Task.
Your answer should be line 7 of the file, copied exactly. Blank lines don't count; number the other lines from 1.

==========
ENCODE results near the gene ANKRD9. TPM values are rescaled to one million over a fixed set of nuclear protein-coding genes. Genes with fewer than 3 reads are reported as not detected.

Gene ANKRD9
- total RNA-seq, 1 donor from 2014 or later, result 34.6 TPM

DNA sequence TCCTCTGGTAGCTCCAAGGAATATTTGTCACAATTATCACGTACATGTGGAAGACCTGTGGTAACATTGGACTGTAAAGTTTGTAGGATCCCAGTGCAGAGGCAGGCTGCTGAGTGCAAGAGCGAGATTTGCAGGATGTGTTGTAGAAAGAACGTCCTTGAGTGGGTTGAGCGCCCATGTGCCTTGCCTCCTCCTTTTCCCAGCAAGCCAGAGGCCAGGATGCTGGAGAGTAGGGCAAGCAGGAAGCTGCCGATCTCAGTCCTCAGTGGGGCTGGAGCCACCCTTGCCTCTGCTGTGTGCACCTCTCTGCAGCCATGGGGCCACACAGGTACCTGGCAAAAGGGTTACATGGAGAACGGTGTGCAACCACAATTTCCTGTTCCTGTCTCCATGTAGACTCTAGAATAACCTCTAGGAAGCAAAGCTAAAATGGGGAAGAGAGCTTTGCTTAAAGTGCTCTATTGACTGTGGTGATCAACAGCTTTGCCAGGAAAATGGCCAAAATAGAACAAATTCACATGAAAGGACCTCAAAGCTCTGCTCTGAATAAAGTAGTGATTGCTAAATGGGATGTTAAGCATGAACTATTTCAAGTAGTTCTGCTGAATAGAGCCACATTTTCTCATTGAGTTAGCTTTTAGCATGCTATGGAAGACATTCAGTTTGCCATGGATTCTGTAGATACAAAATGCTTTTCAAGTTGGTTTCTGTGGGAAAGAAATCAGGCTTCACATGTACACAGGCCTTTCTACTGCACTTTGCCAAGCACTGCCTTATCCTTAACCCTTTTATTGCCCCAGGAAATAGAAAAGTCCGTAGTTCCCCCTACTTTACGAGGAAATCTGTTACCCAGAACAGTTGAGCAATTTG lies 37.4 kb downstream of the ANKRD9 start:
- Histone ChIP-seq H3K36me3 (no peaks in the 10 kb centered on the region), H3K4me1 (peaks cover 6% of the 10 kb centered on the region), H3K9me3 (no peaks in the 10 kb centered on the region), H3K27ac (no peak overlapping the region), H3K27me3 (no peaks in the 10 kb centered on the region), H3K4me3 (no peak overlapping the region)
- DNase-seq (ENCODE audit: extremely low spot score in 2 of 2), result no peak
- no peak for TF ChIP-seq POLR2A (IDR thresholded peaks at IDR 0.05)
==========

- no peak for TF ChIP-seq POLR2A (IDR thresholded peaks at IDR 0.05)